[show abstract][hide abstract] ABSTRACT: The yeast Saccharomyces cerevisiae responds to amino acid starvation by inducing the transcription factor Gcn4. This is mainly mediated via a translational control mechanism dependent upon the translation initiation eIF2·GTP·Met-tRNAiMet ternary complex, and the four short upstream open reading frames (uORFs) in its 5' mRNA leader. These uORFs act to attenuate GCN4 mRNA translation under normal conditions. During amino acid starvation, levels of ternary complex are reduced. This overcomes the GCN4 translation attenuation effect via a scanning/reinitiation control mechanism dependent upon uORF spacing.
Using published experimental data, we have developed and validated a probabilistic formulation of GCN4 translation using the Chemical Master Equation (Model 1). Model 1 explains GCN4 translation's nonlinear dependency upon uORF placements, and predicts that an as yet unidentified factor, which was proposed to regulate GCN4 translation under some conditions, only has pronounced effects upon GCN4 translation when intercistronic distances are unnaturally short. A simpler Model 2 that does not include this unidentified factor could well represent the regulation of a natural GCN4 mRNA. Using parameter values optimised for this algebraic Model 2, we performed stochastic simulations by Gillespie algorithm to investigate the distribution of ribosomes in different sections of GCN4 mRNA under distinct conditions. Our simulations demonstrated that ribosomal loading in the 5'-untranslated region is mainly determined by the ratio between the rates of 5'-initiation and ribosome scanning, but was not significantly affected by rate of ternary complex binding. Importantly, the translation rate for codons starved of cognate tRNAs is predicted to be the most significant contributor to the changes in ribosomal loading in the coding region under repressing and derepressing conditions.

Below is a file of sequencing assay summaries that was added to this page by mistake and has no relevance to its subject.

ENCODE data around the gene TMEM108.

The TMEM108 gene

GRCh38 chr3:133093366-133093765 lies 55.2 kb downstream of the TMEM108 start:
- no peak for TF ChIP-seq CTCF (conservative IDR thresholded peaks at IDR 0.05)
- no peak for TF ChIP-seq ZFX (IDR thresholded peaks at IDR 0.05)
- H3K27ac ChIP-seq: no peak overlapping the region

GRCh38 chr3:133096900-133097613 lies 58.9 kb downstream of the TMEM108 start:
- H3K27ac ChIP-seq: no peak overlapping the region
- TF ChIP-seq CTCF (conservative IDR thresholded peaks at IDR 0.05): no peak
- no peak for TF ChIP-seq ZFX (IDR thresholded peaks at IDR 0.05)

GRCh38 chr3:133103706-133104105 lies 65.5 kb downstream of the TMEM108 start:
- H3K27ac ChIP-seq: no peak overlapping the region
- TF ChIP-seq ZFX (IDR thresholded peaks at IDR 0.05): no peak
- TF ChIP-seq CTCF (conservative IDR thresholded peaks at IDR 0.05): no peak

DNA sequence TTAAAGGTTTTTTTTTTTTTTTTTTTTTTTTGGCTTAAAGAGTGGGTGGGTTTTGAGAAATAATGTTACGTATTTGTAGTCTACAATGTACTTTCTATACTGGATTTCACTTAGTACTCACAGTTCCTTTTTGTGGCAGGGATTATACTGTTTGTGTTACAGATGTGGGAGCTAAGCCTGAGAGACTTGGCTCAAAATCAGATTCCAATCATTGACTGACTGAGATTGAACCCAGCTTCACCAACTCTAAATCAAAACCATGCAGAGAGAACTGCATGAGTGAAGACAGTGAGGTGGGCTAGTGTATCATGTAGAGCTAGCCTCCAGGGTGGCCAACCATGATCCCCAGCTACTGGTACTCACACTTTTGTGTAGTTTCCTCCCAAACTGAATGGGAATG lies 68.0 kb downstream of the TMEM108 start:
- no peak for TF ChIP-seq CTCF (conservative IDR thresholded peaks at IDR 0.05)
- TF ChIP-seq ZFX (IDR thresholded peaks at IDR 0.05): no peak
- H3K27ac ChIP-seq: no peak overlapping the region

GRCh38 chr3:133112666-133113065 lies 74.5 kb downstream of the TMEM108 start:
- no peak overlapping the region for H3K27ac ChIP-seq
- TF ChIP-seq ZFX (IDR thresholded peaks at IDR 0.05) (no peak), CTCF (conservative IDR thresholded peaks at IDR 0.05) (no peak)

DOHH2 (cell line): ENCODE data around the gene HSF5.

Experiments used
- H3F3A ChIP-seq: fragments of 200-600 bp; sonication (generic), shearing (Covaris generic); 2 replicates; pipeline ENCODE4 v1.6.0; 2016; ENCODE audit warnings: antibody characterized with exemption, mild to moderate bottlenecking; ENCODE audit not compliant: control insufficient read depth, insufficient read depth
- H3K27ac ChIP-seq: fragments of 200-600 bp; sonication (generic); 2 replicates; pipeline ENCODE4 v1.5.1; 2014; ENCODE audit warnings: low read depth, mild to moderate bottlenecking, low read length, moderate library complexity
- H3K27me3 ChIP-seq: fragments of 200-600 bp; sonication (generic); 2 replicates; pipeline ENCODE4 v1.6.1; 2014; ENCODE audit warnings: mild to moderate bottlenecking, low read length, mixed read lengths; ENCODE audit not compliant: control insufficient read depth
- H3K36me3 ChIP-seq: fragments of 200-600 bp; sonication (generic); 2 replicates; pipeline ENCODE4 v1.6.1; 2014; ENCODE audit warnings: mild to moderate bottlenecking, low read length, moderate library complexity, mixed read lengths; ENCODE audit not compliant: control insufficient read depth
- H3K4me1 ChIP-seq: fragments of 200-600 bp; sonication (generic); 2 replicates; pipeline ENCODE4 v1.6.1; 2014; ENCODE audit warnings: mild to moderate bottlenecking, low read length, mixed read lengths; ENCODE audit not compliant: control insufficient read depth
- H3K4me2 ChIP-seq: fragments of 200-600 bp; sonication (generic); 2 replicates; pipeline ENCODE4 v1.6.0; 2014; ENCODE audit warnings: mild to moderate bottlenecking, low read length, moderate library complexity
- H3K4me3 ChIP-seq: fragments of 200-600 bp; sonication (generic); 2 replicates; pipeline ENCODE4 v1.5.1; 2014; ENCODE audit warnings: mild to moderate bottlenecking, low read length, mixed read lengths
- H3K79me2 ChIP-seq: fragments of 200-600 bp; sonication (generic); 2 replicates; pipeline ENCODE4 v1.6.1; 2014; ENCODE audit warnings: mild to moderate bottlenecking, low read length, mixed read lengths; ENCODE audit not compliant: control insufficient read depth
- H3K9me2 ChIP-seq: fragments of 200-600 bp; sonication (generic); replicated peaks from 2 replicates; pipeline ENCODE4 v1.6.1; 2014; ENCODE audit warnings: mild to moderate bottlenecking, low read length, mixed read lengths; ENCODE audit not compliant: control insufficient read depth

Our integrated probabilistic Models 1 and 2 explained GCN4 translation and helped to elucidate the role of a yet unidentified factor. The ensuing stochastic simulations evaluated different factors that may impact on the translation of GCN4 mRNA, and integrated translation status with ribosomal density.
BMC Systems Biology 08/2011; 5:131. · 2.98 Impact Factor
[show abstract][hide abstract] ABSTRACT: The methods of nonlinear systems form an extensive toolbox for the study of biology, and systems biology provides a rich source of motivation for the development of new mathematical techniques and the furthering of understanding of dynamical systems. This Focus Issue collects together a large variety of work which highlights the complementary nature of these two fields, showing what each has to offer the other. While a wide range of subjects is covered, the papers often have common themes such as "rhythms and oscillations," "networks and graph theory," and "switches and decision making." There is a particular emphasis on the links between experimental data and modeling and mathematical analysis.